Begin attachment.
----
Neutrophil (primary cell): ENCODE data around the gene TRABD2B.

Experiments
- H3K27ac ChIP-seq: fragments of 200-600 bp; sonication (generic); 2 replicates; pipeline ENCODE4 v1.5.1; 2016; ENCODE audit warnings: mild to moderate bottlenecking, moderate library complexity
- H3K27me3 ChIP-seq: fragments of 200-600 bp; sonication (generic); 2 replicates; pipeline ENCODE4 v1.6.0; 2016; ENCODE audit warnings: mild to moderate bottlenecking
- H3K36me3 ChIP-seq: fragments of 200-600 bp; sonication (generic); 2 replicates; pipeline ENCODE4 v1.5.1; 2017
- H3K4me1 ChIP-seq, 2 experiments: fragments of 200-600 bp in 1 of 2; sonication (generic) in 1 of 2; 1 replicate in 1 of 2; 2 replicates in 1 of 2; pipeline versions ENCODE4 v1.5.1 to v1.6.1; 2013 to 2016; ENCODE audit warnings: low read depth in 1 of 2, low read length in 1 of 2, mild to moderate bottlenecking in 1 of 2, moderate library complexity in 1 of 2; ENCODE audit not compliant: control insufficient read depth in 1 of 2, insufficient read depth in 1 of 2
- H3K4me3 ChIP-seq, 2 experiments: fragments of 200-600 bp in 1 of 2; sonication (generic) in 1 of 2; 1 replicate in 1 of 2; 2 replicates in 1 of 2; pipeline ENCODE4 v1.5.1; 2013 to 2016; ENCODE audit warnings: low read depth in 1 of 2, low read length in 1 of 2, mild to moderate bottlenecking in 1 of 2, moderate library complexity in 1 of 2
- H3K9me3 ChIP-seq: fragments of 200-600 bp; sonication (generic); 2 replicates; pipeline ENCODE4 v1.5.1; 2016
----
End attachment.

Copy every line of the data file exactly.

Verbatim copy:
Neutrophil (primary cell): ENCODE data around the gene TRABD2B.

Experiments
- H3K27ac ChIP-seq: fragments of 200-600 bp; sonication (generic); 2 replicates; pipeline ENCODE4 v1.5.1; 2016; ENCODE audit warnings: mild to moderate bottlenecking, moderate library complexity
- H3K27me3 ChIP-seq: fragments of 200-600 bp; sonication (generic); 2 replicates; pipeline ENCODE4 v1.6.0; 2016; ENCODE audit warnings: mild to moderate bottlenecking
- H3K36me3 ChIP-seq: fragments of 200-600 bp; sonication (generic); 2 replicates; pipeline ENCODE4 v1.5.1; 2017
- H3K4me1 ChIP-seq, 2 experiments: fragments of 200-600 bp in 1 of 2; sonication (generic) in 1 of 2; 1 replicate in 1 of 2; 2 replicates in 1 of 2; pipeline versions ENCODE4 v1.5.1 to v1.6.1; 2013 to 2016; ENCODE audit warnings: low read depth in 1 of 2, low read length in 1 of 2, mild to moderate bottlenecking in 1 of 2, moderate library complexity in 1 of 2; ENCODE audit not compliant: control insufficient read depth in 1 of 2, insufficient read depth in 1 of 2
- H3K4me3 ChIP-seq, 2 experiments: fragments of 200-600 bp in 1 of 2; sonication (generic) in 1 of 2; 1 replicate in 1 of 2; 2 replicates in 1 of 2; pipeline ENCODE4 v1.5.1; 2013 to 2016; ENCODE audit warnings: low read depth in 1 of 2, low read length in 1 of 2, mild to moderate bottlenecking in 1 of 2, moderate library complexity in 1 of 2
- H3K9me3 ChIP-seq: fragments of 200-600 bp; sonication (generic); 2 replicates; pipeline ENCODE4 v1.5.1; 2016